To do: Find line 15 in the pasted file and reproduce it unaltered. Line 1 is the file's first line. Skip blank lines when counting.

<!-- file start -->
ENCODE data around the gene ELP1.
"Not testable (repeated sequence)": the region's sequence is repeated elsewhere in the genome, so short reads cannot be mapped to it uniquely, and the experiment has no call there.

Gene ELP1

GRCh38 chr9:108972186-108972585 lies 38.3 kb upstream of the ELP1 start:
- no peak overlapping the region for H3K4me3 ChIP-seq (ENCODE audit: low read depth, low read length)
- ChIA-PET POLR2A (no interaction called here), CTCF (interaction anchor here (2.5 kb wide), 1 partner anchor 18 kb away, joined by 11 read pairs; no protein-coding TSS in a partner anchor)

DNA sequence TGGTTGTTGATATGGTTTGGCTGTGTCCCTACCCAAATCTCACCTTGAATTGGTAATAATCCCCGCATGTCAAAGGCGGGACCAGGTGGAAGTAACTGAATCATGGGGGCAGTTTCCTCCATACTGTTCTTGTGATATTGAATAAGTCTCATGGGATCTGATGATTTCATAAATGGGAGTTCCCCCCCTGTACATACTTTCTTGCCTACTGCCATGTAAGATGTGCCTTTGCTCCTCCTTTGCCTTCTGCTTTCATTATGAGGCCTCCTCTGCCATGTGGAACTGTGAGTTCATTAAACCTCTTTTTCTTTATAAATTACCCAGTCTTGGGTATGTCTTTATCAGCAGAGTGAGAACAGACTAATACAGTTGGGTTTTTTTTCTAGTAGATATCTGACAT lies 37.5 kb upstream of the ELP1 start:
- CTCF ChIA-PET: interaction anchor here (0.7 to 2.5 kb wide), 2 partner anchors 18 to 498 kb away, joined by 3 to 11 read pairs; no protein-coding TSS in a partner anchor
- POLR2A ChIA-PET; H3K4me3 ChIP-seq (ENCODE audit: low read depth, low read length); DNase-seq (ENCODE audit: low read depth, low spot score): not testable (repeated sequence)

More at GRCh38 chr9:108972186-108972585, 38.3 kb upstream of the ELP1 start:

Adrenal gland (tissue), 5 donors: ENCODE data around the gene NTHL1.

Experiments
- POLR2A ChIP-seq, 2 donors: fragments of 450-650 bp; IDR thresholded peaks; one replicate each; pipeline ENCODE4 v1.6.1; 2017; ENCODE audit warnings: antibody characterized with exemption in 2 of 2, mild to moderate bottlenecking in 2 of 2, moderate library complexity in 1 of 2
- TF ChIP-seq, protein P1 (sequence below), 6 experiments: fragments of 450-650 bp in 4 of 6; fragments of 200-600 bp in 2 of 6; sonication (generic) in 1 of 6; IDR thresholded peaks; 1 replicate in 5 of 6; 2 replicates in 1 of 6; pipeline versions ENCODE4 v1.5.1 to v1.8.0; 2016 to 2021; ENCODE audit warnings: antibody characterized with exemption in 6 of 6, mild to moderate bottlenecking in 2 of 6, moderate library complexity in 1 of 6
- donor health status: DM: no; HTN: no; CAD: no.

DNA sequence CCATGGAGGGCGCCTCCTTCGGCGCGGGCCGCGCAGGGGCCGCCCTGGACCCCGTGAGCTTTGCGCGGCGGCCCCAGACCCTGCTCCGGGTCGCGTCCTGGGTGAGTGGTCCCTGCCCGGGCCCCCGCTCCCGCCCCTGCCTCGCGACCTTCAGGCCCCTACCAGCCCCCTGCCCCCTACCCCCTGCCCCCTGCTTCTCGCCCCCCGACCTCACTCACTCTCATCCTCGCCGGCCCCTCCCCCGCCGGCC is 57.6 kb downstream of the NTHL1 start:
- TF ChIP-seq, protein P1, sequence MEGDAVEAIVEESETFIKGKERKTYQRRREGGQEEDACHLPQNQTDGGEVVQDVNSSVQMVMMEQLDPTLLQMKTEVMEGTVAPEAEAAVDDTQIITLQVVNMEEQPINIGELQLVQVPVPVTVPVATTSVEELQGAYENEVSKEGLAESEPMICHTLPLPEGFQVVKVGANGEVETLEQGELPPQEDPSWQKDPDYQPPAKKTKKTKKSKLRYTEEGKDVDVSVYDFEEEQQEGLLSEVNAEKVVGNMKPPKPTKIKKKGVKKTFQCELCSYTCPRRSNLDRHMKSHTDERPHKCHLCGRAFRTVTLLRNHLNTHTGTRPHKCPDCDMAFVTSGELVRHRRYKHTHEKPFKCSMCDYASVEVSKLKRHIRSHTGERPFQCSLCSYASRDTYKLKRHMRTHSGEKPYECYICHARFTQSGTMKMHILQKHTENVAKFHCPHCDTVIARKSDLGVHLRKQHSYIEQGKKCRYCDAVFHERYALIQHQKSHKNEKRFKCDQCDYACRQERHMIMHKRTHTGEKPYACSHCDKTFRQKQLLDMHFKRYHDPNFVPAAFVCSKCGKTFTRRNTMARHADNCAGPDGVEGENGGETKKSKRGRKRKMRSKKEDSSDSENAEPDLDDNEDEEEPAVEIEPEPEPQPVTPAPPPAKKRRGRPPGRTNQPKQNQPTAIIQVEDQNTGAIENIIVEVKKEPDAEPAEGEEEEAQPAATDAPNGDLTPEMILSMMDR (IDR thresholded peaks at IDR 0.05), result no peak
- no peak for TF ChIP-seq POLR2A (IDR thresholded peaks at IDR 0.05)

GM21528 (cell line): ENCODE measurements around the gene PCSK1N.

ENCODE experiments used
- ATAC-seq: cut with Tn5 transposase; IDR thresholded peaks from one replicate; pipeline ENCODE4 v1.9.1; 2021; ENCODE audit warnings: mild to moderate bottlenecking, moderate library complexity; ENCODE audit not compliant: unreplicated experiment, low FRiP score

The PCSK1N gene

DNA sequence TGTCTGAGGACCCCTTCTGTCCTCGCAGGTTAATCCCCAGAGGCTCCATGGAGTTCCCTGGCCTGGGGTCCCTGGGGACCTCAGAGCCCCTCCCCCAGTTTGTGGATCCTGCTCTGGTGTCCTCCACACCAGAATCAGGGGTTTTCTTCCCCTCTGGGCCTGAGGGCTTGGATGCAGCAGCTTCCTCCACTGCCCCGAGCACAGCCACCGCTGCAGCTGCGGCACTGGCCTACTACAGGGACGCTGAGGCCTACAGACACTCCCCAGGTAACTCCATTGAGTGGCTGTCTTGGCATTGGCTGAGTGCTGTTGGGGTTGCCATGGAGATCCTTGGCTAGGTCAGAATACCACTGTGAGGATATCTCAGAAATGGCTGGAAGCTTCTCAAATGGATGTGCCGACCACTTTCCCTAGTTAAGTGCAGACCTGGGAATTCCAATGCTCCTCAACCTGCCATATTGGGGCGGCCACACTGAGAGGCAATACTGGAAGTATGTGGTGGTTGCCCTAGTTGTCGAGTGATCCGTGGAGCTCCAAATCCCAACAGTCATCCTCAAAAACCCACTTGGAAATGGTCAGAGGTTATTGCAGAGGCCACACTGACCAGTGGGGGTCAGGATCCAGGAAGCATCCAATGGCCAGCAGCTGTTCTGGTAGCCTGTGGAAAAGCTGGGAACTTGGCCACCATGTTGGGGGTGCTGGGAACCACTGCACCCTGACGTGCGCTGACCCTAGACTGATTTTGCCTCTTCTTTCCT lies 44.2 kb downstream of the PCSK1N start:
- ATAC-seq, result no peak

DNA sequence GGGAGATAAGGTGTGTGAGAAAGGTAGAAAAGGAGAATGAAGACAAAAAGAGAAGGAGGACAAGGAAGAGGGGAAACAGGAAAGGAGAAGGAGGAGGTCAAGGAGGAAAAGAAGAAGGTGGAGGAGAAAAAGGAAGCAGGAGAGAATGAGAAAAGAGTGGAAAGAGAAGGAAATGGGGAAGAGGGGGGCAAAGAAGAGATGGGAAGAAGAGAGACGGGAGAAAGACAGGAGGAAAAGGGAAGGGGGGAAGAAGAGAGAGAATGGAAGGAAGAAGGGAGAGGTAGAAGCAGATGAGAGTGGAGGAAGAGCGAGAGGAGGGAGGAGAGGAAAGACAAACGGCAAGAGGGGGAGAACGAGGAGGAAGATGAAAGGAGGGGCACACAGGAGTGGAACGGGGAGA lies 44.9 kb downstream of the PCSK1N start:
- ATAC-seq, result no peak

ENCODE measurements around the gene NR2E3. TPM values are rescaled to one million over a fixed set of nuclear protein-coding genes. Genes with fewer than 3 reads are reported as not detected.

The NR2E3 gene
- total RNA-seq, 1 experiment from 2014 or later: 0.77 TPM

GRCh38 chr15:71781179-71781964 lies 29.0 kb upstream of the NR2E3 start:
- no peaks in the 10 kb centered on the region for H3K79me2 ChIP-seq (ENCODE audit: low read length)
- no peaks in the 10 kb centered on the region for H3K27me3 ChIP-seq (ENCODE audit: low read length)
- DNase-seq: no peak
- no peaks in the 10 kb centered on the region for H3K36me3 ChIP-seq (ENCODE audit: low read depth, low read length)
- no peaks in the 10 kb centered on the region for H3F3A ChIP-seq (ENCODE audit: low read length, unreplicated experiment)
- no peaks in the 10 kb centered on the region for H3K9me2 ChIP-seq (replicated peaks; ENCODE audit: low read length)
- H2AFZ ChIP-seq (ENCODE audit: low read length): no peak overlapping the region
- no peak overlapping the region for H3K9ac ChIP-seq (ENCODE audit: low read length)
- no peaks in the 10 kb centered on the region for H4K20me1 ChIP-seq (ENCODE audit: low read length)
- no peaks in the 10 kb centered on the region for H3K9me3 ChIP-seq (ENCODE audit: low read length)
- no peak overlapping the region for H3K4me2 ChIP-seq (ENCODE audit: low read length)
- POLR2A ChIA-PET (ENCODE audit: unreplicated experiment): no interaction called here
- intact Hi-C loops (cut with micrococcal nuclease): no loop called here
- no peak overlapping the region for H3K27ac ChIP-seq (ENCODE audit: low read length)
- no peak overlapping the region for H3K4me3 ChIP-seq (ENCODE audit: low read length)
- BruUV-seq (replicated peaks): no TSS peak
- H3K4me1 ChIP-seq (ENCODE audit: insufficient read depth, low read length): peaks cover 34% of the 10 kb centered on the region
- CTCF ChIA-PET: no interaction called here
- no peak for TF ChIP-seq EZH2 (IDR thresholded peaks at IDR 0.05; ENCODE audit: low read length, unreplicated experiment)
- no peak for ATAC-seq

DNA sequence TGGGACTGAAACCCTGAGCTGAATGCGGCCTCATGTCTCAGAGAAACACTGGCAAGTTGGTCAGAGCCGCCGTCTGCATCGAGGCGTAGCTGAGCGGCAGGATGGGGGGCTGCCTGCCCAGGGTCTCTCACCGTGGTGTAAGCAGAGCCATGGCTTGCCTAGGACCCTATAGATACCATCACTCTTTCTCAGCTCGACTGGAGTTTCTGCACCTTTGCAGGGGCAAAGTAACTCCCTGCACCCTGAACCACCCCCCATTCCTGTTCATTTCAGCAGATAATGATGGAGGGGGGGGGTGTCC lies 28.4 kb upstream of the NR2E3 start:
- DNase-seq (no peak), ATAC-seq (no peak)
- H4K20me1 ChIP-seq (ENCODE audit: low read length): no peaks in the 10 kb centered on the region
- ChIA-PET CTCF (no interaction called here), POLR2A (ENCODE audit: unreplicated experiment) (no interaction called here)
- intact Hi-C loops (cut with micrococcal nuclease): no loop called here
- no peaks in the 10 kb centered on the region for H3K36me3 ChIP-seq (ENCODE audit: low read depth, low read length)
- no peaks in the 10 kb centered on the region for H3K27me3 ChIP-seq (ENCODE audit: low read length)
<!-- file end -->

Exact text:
- donor health status: DM: no; HTN: no; CAD: no.